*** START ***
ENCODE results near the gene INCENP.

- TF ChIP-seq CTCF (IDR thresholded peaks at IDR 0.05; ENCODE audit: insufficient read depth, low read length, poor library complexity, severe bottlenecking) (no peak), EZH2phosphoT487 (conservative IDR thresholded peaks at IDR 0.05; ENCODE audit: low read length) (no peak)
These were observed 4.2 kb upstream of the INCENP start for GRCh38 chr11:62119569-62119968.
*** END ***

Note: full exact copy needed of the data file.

ENCODE results near the gene INCENP.

- TF ChIP-seq CTCF (IDR thresholded peaks at IDR 0.05; ENCODE audit: insufficient read depth, low read length, poor library complexity, severe bottlenecking) (no peak), EZH2phosphoT487 (conservative IDR thresholded peaks at IDR 0.05; ENCODE audit: low read length) (no peak)
These were observed 4.2 kb upstream of the INCENP start for GRCh38 chr11:62119569-62119968.